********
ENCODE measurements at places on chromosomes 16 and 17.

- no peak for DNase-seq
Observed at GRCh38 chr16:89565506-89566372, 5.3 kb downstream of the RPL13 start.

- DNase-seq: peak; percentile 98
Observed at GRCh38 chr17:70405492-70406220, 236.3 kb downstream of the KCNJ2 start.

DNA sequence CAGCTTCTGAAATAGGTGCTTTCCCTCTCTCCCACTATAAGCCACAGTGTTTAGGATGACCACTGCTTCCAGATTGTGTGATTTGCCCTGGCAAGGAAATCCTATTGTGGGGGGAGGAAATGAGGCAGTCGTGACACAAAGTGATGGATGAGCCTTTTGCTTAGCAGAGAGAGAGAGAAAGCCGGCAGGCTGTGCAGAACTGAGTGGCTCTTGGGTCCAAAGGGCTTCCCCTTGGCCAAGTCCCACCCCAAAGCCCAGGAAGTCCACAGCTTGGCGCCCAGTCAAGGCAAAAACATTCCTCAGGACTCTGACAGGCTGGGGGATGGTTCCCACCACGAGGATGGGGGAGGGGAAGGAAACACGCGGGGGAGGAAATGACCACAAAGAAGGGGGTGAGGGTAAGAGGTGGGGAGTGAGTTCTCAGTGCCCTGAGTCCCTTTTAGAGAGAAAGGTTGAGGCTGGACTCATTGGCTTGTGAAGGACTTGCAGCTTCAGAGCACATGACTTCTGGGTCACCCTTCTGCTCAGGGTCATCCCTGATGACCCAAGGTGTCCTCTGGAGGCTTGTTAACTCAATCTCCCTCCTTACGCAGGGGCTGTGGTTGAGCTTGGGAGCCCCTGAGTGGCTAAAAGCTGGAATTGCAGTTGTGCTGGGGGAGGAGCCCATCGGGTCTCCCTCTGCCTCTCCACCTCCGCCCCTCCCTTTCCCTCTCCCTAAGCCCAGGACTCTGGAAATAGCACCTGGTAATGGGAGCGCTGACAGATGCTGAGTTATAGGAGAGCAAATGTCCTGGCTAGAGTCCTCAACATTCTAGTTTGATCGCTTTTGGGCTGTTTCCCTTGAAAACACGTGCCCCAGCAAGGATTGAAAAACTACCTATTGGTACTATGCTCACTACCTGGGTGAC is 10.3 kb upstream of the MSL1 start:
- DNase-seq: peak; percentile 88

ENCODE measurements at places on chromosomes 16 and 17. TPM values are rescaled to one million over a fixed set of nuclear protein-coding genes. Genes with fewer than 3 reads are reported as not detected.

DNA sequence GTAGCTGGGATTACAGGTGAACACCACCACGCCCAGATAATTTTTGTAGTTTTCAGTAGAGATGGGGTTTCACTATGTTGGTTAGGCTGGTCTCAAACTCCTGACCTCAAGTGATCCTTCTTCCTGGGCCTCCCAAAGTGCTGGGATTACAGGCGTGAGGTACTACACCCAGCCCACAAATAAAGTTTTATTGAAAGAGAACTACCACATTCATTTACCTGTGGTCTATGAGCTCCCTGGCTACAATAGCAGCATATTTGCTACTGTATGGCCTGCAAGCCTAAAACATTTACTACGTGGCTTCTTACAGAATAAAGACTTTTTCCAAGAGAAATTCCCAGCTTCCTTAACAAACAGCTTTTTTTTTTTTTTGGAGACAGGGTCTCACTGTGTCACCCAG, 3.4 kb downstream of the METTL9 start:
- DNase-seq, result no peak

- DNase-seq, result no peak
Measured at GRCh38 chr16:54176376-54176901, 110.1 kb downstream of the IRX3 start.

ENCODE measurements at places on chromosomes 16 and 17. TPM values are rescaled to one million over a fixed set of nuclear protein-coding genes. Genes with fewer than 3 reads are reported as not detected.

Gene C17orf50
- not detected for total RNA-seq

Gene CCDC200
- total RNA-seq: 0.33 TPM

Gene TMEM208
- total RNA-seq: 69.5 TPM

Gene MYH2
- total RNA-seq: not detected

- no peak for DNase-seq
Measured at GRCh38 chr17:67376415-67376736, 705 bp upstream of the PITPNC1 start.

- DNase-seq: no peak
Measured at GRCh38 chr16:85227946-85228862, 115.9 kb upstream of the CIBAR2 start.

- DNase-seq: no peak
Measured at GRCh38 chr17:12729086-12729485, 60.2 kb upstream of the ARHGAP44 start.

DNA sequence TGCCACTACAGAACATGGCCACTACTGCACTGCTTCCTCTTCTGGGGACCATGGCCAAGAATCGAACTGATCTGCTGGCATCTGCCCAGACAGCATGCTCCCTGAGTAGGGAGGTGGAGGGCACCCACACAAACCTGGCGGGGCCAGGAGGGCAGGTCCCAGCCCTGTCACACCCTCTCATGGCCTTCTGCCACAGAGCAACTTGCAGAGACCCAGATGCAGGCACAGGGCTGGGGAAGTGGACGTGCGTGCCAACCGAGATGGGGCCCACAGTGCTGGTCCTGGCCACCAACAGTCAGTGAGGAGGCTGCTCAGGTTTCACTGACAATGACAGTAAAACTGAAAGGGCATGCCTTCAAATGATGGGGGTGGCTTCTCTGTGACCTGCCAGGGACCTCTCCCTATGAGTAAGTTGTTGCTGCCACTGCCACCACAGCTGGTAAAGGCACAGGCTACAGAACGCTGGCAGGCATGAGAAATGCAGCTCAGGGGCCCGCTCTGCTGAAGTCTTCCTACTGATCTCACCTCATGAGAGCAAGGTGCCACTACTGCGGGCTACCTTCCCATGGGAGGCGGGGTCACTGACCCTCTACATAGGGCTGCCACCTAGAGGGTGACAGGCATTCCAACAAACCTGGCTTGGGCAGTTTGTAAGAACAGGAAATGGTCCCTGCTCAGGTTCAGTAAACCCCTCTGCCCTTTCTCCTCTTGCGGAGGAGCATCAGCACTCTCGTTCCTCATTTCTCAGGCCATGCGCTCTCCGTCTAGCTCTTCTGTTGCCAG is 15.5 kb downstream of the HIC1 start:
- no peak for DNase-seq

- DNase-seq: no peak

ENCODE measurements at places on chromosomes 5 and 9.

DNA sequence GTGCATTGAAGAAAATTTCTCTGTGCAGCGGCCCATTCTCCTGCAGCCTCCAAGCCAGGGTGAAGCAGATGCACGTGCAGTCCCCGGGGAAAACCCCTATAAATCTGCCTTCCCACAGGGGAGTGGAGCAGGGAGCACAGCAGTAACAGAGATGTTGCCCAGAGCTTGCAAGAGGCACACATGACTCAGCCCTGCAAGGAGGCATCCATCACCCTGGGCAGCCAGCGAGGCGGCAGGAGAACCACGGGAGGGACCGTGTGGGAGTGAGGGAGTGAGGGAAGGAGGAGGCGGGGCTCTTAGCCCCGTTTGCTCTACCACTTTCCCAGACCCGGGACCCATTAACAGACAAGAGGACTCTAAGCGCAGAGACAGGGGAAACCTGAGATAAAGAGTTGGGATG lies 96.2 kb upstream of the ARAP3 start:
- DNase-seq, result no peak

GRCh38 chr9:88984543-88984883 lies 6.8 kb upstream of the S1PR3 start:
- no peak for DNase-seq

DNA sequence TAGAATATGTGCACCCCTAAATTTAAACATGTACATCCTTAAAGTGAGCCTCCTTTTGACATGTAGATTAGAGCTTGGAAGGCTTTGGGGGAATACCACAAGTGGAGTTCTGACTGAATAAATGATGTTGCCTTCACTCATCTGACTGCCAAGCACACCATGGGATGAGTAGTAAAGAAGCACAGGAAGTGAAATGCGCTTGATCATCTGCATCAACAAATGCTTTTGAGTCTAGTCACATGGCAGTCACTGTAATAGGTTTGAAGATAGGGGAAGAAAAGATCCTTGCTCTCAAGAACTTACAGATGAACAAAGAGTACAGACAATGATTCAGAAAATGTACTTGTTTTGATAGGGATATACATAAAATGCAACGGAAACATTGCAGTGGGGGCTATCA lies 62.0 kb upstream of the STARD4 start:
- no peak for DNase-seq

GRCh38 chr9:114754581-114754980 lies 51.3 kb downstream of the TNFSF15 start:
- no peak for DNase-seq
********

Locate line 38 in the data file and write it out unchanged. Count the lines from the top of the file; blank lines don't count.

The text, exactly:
GRCh38 chr9:114754581-114754980 lies 51.3 kb downstream of the TNFSF15 start: